Tapeworms are parasites that live in the human body. A tapeworm infection can be limited to the intestines, or it can be invasive, affecting other organs. Worms enter the body through contaminated water or food, especially undercooked beef, pork or fish. Conventional treatment may include drugs such as praziquantel and albendazole, but these may have side effects. Herbs may be effective as home remedies for intestinal tapeworms, but invasive infections require medical attention. A health care professional familiar with herbal medicine must be consulted before starting herbal treatment.
Pumpkin, or cucurbita pepo, has a history of medicinal use by native American healers to treat worms. The seeds are considered an anthelminthic or vermifuge, an herb that expels parasitic worms from the gastrointestinal tract. Ben-Erik van Wyk and Michael Wink note the use of pumpkin seeds as a vermifuge, especially against tapeworms, and attribute the effects to an amino acid called cucurbitina. Phyllis A. Balch, CNC, and Dr. James F. Balch recommend pumpkin extract because it contains zinc, which helps expel worms. According to Henriette's Herbal Homepage, an infusion of the seeds, diluted with milk or water, is effective for removing tapeworms. A study by Obregon Diaz and colleagues, published in the October 2004 issue of the “Revista de gastroenterología del Peru,” found that about 73 pumpkin seeds mixed with water were effective against both mature tapeworms and their eggs. This study supports the traditional use of pumpkin seeds for tapeworms. Further studies are needed to determine safe dosage levels, contraindications and efficacy in humans.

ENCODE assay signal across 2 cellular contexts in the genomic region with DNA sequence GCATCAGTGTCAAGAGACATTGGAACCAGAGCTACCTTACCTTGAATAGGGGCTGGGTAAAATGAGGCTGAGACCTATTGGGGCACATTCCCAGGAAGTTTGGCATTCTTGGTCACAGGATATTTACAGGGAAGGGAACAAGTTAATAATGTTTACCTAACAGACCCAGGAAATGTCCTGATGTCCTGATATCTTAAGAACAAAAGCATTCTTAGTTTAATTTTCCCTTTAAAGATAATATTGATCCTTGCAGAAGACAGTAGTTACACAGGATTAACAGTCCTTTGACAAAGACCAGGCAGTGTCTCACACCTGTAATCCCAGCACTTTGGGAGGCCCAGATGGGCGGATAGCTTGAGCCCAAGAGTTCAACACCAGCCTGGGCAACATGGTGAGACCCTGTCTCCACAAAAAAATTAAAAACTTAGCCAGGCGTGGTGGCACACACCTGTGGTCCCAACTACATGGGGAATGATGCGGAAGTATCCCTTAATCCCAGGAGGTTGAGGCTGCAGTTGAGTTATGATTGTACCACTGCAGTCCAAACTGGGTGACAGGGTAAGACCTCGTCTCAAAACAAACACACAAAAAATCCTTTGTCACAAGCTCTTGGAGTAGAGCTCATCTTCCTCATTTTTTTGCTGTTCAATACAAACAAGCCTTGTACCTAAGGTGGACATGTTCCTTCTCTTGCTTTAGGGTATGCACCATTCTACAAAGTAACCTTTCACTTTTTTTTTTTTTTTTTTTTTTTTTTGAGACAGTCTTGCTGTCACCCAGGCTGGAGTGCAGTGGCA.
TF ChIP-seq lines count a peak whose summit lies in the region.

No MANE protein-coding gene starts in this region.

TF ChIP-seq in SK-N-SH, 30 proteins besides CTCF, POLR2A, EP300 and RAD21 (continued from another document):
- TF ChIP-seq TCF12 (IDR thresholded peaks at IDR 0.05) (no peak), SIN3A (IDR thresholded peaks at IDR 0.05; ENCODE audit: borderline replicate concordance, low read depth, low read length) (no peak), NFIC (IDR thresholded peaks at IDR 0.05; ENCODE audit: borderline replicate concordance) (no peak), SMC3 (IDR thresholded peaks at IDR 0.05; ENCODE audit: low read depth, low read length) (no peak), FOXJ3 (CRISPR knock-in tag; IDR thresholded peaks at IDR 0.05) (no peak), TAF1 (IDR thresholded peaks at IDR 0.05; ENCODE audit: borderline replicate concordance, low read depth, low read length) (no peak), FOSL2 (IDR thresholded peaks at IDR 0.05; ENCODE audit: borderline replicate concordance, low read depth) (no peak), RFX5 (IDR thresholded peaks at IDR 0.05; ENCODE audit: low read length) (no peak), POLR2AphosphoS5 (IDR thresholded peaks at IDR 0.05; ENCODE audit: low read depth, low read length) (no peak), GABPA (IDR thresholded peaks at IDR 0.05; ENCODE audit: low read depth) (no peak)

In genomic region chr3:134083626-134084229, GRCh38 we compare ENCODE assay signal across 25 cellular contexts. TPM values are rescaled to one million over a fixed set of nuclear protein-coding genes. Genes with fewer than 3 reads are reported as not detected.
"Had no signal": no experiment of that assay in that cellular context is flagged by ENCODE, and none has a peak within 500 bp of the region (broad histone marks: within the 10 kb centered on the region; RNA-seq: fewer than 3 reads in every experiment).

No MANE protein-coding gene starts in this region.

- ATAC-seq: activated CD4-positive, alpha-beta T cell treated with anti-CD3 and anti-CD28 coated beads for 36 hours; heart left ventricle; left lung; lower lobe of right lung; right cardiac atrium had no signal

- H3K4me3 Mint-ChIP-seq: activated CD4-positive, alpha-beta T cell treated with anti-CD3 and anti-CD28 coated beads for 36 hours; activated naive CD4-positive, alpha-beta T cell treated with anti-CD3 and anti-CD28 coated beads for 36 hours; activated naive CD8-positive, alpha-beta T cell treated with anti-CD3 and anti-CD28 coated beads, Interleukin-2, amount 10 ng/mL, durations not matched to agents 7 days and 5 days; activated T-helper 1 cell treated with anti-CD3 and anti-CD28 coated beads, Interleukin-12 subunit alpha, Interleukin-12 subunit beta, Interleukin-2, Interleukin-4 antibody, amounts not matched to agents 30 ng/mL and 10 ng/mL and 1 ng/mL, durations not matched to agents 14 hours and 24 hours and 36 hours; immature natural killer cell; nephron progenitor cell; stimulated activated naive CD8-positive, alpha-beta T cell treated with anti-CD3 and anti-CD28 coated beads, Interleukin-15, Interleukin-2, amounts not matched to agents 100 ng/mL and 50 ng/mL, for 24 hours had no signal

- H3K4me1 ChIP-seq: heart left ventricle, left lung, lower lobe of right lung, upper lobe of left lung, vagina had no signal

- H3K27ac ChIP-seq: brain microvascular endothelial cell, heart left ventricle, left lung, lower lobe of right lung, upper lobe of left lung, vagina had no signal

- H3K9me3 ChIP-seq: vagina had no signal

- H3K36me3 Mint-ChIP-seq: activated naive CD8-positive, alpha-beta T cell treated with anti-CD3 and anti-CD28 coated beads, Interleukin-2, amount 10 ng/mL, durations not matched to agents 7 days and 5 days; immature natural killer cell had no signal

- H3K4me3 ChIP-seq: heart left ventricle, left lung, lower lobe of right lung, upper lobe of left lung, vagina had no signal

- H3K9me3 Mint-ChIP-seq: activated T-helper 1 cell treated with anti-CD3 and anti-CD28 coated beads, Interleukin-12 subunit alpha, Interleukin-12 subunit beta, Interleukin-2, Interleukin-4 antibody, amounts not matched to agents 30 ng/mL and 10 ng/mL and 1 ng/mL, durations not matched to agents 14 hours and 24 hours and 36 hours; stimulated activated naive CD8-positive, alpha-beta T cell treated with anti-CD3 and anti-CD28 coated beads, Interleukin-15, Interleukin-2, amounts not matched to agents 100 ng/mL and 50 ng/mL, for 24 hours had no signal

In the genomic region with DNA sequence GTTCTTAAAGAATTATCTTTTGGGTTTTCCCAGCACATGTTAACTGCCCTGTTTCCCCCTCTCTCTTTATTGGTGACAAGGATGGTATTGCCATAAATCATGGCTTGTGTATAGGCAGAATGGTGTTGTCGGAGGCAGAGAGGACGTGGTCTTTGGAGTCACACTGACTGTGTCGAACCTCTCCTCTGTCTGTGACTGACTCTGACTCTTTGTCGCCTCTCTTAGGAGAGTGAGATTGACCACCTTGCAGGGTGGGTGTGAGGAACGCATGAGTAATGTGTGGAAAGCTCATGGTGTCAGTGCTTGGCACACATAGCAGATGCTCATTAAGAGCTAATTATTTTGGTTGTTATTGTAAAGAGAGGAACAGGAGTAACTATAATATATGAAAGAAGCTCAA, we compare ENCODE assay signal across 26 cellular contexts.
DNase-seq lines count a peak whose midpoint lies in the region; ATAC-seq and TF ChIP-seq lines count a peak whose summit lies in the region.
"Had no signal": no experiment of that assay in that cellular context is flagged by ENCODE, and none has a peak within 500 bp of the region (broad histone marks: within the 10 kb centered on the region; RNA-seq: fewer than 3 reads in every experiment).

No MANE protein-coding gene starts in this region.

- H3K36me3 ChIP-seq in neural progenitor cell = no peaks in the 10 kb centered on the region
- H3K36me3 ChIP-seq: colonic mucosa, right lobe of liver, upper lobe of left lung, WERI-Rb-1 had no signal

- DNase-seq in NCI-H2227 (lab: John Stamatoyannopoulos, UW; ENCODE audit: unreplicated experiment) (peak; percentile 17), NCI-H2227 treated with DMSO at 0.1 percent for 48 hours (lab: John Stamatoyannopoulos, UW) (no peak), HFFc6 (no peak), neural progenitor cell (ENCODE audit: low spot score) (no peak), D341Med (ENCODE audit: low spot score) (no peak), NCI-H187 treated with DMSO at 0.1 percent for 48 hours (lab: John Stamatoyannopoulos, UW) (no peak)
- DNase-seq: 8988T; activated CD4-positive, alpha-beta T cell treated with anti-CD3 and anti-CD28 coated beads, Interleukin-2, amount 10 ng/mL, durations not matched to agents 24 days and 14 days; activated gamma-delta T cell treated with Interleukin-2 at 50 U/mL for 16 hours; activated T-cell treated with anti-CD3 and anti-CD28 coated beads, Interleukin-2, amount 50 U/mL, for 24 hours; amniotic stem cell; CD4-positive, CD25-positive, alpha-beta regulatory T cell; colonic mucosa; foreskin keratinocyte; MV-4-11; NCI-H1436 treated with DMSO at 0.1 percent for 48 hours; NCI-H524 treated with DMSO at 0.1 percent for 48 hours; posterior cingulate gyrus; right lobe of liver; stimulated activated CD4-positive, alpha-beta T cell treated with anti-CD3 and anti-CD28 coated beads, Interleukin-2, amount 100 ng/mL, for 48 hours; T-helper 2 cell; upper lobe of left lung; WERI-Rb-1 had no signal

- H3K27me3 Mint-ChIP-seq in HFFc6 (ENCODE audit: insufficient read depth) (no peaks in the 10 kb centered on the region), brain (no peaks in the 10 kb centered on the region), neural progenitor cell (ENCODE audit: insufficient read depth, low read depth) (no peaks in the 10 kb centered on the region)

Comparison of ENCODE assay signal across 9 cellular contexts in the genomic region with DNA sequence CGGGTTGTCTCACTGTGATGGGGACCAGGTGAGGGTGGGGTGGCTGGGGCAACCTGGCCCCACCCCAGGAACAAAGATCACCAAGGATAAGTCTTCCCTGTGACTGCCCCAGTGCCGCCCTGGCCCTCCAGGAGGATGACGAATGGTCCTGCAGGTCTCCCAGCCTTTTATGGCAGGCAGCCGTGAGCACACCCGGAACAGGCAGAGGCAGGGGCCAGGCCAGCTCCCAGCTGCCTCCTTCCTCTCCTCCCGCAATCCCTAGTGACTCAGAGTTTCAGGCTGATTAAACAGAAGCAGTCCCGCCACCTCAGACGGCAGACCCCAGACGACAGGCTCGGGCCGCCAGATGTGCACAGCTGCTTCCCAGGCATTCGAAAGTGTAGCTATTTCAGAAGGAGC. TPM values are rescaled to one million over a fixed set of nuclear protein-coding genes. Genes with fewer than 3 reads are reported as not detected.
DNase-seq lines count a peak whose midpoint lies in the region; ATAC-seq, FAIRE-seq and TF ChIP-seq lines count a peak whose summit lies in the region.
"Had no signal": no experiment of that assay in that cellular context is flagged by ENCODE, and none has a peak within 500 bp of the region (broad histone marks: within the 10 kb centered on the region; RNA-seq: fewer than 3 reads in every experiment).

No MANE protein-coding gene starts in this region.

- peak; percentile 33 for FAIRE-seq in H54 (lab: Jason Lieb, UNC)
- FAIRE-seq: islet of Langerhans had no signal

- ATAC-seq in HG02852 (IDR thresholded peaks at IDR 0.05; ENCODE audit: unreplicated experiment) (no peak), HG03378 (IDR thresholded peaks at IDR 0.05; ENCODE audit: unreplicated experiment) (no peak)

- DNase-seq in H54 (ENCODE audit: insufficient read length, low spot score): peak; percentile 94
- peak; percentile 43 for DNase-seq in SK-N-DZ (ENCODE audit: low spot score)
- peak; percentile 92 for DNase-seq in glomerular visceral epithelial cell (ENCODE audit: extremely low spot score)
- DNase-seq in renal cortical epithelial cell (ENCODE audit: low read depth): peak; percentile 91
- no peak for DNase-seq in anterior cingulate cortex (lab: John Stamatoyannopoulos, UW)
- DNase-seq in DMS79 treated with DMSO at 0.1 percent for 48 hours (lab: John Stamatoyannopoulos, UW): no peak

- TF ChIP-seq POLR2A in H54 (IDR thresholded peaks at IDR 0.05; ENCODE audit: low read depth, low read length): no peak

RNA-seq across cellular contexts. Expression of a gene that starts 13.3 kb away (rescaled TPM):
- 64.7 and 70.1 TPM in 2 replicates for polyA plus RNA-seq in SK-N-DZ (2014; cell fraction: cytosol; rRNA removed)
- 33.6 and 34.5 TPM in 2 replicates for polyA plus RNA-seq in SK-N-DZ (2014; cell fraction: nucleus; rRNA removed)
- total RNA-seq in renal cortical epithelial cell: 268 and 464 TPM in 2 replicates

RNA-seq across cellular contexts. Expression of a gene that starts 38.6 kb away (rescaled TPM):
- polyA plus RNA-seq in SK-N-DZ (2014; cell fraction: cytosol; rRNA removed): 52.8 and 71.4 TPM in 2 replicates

Pineapple and Papaya
Pineapple and papaya are tropical fruits considered to have medicinal value. Pineapple is traditionally used as a diuretic and to relieve indigestion. It contains enzymes known as bromelains, which destroy tapeworms, according to Phyllis A. Balch, CNC, and Dr. James F. Balch. They recommend a three-day raw pineapple diet to expel tapeworms. Papaya is also a traditional digestive agent. It contains a latex, known as papayotin, and an enzyme known as papain. Traditionally, papayotin was used to treat intestinal parasites like tapeworm, but contemporary herbalists attribute the anthelminthic action of papaya to papain. In her 2001 book, “Guess What Came to Dinner?: Parasites and Your Health,” Ann Louise Gittleman, Ph.D., CNS, recommends pineapple and papaya to expel tapeworms, and she states that it is better to use supplements and avoid ingesting sugar, since tapeworms tend to thrive on sugar. Studies are needed to test the efficacy of pineapple and papaya in treating tapeworm.
Butternut, or juglans cinerea, is a deciduous tree--also known as white walnut--native to North America. Traditional healers used it to treat worms. It produces an edible nut, the oil of which purges tapeworms, according to Botanical.com. The tree’s bark is also effective against tapeworms. It contains an antiparasitic compound called juglone, and it has anthelminthic and laxative properties. The laxative action is helpful in expelling the stunned or dead tapeworm, and Phyllis A. Balch, CNC, and Dr. James F. Balch recommend butternut bark as a bowel and colon cleanser during worm removal. Scientific studies are needed to test butternut bark’s effect on tapeworms.
Related LeafTv Articles
- “Medicinal Plants of the World”; Ben-Erik van Wyk and Michael Wink; 2009
- “Prescription for Nutritional Healing”; Phyllis A. Balch, CNC, and James F. Balch, M.D.; 2000
- Henriette's Herbal Homepage: Pepo (U. S. P.)—Pumpkin Seed
- “Revista de gastroenterología del Peru”; Preclinical studies of cucurbita maxima (pumpkin seeds) a traditional intestinal antiparasitic in rural urban areas; Díaz Obregón D, Lloja Lozano L, Carbajal Zúñiga V; October 2004
- Botanical: Butternut
Janet Contursi has been a writer and editor for more than 23 years. She has written for professional journals and newspapers, and has experience editing educational, cultural, and business articles and books. Her clients include Gale Publishers, Anaxos, Vielife and Twin Cities Wellness. Contursi earned her Ph.D. at the University of Minnesota, where she studied cultural anthropology, South Asian languages and culture, and art history.